Keep it short
Cable from the panel to the nearest outlet. String along to each outlet via the shortest path. In some cases splitting (a "tree" configuration, though technically a string is a very boring tree) will actually be shorter, but most of the time a simple string works best unless you are trying to wire a whole house with one circuit.
How to Connect
There are two ways to connect the wires for each outlet:
For each outlet (except the last one), use wire nuts to connect each incoming wire (from panel or previous outlet), outgoing wire (to next outlet) and a pigtail (to this outlet). If you are using NM cable (a.k.a. Romex), you can strip the jacket off a section of it to get plain wire for pigtails.
Use one pair of screws (e.g., the top screws) for "in" and one pair for "out". Typically duplex outlets will have removable tabs on each side (one for hot, one for neutral) to allow the top & bottom outlets to be powered from different circuits. That same feature allows you to use both sets of screws to get "in" & "out" without pigtails.
The advantages of pigtails include:
Easier to work on the wires if they don't have much slack (and even in my limited non-professional-electrician experience, I can definitely vouch for that one myself)
If an outlet goes bad and you don't have a replacement on hand, with pigtails the removal - and later replacement is a little simpler than without as you just cap the pigtails instead of having to join (and later move again) the "in" & "out" cables to keep the other receptacles working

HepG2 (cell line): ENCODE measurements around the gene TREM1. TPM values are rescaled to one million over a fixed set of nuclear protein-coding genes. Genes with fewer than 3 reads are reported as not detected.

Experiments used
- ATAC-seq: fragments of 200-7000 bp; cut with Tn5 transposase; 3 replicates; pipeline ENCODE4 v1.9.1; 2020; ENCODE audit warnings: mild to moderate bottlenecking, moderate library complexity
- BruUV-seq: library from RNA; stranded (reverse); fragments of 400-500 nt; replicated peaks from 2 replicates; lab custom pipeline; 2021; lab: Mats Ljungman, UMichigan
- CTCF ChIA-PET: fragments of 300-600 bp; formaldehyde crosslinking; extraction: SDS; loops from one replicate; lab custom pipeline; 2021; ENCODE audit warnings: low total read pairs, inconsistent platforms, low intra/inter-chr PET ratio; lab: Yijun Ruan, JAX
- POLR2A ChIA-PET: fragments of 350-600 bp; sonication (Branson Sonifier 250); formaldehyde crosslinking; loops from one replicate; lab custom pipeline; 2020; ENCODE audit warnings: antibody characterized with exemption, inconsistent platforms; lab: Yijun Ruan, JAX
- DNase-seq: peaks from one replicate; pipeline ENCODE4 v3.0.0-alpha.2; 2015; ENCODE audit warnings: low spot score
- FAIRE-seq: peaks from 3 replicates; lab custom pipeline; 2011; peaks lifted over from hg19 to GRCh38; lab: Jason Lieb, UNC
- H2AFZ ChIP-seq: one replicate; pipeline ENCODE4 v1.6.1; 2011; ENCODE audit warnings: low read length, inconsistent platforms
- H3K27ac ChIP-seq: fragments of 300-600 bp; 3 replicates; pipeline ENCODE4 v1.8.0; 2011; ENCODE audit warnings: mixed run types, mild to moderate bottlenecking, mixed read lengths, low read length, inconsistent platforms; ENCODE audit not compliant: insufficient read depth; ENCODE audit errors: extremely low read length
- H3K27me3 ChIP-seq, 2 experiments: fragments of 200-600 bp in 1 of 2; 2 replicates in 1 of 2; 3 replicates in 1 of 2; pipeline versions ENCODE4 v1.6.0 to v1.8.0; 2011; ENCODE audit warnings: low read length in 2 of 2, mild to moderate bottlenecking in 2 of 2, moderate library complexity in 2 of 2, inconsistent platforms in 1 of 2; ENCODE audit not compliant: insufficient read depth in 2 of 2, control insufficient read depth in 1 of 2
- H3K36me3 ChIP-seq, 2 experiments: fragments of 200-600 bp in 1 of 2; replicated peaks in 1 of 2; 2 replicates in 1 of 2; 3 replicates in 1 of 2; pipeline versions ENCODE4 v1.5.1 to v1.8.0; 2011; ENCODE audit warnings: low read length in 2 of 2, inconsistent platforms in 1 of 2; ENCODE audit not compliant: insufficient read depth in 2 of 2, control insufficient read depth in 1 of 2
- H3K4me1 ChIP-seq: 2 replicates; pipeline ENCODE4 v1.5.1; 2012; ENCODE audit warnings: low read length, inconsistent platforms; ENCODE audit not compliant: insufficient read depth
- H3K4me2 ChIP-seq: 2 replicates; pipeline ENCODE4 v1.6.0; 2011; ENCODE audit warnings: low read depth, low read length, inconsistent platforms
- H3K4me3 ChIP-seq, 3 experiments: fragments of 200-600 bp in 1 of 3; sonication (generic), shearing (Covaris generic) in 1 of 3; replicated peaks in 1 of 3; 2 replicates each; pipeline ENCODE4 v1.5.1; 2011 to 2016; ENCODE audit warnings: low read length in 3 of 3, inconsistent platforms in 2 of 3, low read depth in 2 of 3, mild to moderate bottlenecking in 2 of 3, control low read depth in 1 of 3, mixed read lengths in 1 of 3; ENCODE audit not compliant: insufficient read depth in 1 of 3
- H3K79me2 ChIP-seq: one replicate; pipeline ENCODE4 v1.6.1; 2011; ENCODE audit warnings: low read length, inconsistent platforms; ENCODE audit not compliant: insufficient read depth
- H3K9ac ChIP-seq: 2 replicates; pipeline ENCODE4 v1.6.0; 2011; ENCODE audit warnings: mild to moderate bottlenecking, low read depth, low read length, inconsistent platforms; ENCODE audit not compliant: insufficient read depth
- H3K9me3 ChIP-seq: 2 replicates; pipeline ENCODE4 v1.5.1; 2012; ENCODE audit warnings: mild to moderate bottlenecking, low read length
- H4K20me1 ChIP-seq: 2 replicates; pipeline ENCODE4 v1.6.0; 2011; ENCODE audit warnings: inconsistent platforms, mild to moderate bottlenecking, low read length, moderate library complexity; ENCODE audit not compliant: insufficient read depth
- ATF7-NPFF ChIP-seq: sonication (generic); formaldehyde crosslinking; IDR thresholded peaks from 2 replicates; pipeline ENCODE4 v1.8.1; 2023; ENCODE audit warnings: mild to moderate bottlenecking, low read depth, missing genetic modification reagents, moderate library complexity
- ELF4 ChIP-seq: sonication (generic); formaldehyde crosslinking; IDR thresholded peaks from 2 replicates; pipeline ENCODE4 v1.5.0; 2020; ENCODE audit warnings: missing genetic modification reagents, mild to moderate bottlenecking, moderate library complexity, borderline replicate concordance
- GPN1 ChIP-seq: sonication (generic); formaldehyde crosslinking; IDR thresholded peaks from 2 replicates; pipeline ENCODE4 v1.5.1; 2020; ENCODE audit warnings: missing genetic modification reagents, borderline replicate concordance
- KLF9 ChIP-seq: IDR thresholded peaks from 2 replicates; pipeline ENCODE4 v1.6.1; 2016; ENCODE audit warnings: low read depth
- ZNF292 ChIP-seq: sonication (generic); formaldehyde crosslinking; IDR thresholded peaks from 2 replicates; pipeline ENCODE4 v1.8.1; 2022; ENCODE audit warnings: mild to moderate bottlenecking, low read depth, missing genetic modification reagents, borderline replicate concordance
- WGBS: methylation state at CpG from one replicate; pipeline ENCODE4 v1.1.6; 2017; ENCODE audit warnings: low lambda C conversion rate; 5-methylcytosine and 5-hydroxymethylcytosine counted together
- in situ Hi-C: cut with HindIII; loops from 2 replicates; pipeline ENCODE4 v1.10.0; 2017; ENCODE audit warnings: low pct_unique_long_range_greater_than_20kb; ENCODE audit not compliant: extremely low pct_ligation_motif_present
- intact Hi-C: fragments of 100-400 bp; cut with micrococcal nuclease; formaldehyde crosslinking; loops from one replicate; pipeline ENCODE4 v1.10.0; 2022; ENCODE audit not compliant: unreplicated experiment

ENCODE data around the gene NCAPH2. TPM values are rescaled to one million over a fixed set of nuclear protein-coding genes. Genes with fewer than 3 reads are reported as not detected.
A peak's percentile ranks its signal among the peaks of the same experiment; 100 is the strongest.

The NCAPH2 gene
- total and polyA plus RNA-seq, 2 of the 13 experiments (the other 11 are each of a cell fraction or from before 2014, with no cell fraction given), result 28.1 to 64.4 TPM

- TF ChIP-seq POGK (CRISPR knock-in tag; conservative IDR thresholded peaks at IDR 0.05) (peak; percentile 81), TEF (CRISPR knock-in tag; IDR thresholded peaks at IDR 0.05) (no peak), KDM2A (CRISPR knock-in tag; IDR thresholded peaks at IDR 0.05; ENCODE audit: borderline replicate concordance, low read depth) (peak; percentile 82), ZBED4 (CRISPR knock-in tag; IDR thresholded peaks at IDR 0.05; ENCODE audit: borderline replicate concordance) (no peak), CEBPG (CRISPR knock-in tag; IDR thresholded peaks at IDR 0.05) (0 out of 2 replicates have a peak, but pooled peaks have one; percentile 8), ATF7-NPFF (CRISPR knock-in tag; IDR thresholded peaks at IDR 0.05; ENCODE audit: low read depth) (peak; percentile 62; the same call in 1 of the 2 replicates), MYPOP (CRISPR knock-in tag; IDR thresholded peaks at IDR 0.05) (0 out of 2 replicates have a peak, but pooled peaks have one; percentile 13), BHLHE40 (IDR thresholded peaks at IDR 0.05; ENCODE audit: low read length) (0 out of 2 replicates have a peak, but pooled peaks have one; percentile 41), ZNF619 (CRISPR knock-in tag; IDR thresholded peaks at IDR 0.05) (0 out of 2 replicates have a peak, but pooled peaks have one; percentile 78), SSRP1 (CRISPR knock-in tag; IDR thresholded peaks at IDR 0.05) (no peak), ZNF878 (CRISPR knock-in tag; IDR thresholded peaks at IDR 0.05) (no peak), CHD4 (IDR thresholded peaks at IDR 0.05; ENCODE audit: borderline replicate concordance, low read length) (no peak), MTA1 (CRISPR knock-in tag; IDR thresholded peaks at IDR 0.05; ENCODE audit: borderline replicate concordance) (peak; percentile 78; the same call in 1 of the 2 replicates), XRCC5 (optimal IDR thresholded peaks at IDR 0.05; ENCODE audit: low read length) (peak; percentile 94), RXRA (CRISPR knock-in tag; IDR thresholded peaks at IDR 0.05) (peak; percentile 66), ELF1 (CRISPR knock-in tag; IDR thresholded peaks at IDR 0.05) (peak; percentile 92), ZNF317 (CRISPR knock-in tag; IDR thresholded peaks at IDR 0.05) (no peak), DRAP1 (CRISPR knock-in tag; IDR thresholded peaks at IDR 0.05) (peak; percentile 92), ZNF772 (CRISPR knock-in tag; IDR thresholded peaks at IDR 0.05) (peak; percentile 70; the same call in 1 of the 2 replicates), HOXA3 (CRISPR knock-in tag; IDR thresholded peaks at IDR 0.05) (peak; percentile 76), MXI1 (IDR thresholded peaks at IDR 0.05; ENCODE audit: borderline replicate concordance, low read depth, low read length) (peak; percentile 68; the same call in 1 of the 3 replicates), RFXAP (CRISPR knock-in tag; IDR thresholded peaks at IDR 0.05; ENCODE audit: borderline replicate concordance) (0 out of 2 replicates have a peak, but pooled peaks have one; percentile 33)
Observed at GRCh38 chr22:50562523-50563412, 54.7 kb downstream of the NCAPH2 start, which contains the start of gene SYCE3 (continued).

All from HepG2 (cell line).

If you have any GFCI or other "special" items in the mix, pigtails keep it really simple.
Use the screws on the outlets, not the back-stab (push-in) connections. There are some types of push-in connections that are "good", but if you aren't sure, just play it safe and use the screws.
If you need GFCI protection for some or all outlets, then either use a GFCI breaker or come back here with more details and we can help. In general the simplest thing to do is to install a GFCI and/or AFCI breaker to provide the protection to all receptacles. However, if that is not an option, you would typically install GFCI at the first location that needs it and, for that receptacle only, use the LINE terminals for the "in" cable and the LOAD terminals for the "out" cable instead of pigtailing everything to LINE. But there are variations depending on your particular situation, so if you are not sure then please ask.